Sometimes the content of a leaked document is so on the nose in confirming your assumptions you have to wonder if it isn’t a hoax. Which was the first reaction I had reading this document from Wikileaks’ Hillary Clinton email archive, before I realized the archive was obtained directly from the State Department via FOIA request. Still, it’s posted without
Iran’s nuclear program and Syria’s civil war may seem unconnected, but they are. For Israeli leaders, the real threat from a nuclear-armed Iran is not the prospect of an insane Iranian leader launching an unprovoked Iranian nuclear attack on Israel that would lead to the annihilation of both countries. What Israeli military leaders really worry about — but cannot talk about — is losing their nuclear monopoly.
An Iranian nuclear weapons capability would not only end that nuclear monopoly but could also prompt other adversaries, like Saudi Arabia and Egypt, to go nuclear as well. The result would be a precarious nuclear balance in which Israel could not respond to provocations with conventional military strikes on Syria and Lebanon, as it can today. If Iran were to reach the threshold of a nuclear weapons state, Tehran would find it much easier to call on its allies in Syria and Hezbollah to strike Israel, knowing that its nuclear weapons would serve as a deterrent to Israel responding against Iran itself.
Back to Syria. It is the strategic relationship between Iran and the regime of Bashar Assad in Syria that makes it possible for Iran to undermine Israel’s security — not through a direct attack, which in the thirty years of hostility between Iran and Israel has never occurred, but through its proxies in Lebanon, like Hezbollah, that are sustained, armed and trained by Iran via Syria.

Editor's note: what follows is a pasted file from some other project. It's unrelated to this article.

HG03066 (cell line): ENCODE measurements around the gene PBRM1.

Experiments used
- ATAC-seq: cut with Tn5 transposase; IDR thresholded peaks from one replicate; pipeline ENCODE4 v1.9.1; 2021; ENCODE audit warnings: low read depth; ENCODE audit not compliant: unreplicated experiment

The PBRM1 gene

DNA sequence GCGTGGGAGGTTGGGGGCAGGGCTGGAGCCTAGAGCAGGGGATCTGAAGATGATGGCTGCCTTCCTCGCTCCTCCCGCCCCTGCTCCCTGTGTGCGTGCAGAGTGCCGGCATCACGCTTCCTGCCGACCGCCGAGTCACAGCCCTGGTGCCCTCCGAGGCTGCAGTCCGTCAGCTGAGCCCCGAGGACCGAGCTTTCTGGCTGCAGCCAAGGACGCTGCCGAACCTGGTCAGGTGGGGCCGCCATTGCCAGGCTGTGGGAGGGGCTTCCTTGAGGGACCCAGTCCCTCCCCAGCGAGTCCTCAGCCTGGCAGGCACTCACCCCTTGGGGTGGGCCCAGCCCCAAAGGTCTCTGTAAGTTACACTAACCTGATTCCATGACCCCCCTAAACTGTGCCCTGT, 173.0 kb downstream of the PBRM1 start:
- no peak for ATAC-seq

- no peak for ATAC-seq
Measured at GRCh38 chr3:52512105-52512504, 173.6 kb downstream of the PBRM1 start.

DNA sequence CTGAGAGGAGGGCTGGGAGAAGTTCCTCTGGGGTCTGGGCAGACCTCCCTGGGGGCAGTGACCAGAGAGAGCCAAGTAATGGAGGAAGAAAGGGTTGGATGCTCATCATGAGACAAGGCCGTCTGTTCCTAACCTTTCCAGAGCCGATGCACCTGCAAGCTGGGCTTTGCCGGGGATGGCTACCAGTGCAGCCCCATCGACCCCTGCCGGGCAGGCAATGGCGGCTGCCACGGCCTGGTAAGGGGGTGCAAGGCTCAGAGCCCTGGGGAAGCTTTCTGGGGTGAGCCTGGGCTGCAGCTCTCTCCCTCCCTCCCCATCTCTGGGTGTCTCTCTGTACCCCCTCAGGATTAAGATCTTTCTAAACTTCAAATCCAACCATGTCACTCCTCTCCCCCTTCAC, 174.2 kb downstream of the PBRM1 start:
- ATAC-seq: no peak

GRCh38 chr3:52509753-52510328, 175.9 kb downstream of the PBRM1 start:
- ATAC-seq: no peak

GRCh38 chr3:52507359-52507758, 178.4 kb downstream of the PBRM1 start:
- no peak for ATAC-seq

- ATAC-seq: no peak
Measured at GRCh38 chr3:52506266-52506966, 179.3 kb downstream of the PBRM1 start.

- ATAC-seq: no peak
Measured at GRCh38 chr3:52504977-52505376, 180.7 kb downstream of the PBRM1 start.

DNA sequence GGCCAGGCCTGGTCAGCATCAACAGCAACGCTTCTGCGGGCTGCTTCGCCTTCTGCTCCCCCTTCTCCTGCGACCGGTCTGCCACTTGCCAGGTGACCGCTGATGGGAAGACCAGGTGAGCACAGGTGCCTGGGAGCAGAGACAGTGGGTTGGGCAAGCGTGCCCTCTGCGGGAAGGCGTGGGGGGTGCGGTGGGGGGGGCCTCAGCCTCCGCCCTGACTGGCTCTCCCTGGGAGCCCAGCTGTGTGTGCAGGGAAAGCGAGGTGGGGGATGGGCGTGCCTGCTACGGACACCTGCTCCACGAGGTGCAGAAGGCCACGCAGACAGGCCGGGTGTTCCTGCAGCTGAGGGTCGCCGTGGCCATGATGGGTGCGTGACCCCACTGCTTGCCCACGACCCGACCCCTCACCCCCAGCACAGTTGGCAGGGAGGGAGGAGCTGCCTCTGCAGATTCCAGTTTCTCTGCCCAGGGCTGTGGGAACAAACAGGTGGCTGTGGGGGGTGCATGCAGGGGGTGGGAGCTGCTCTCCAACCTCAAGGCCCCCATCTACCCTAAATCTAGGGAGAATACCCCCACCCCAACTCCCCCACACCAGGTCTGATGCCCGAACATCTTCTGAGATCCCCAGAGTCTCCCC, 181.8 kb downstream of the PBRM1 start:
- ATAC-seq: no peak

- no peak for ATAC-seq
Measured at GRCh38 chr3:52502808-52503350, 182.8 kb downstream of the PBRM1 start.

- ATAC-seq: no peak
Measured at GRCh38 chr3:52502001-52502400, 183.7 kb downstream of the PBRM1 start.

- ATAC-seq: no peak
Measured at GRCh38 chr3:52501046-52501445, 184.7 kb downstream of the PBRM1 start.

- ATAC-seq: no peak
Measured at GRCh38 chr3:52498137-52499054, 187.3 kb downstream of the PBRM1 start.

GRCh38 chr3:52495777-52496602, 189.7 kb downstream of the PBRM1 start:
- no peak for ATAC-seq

The end of the Assad regime would end this dangerous alliance. Israel’s leadership understands well why defeating Assad is now in its interests…
Bringing down Assad would not only be a massive boon to Israel’s security, it would also ease Israel’s understandable fear of losing its nuclear monopoly. Then, Israel and the United States might be able to develop a common view of when the Iranian program is so dangerous that military action could be warranted. Right now, it is the combination of Iran’s strategic alliance with Syria and the steady progress in Iran’s nuclear enrichment program that has led Israeli leaders to contemplate a surprise attack — if necessary over the objections of Washington. With Assad gone, and Iran no longer able to threaten Israel through its, proxies, it is possible that the United States and Israel can agree on red lines for when Iran’s program has crossed an unacceptable threshold. In short, the White House can ease the tension that has developed with Israel over Iran by doing the right thing in Syria. [emphasis added]
That Israel and “tension” in the relationship drive policy and override our own national interest is a given. The prospect of refusing Israel outright is unthinkable. On our side it’s all about negotiating a better deal in our share of improving Israel’s position, as determined by Israel. In the case of Iran and Syria, that position is Israel’s nuclear “monopoly”–why Pakistan doesn’t count I don’t know.
And we negotiate poorly, to say the least. Here we are on the verge of intervening directly in Syria after having provoked its civil war as part of the broader neocon project (“seven countries in five years)–Hillary’s own contribution being the Libyan disaster, which is cited approvingly in this email from 2012–ultimately just to dissuade Israel from going off too soon on Iran, and setting off a broader war in the region, attacks on US troops and terrorist attacks in the US and Europe. The irony is that it’s Israel’s aggressive tendencies that threaten US interests and lives.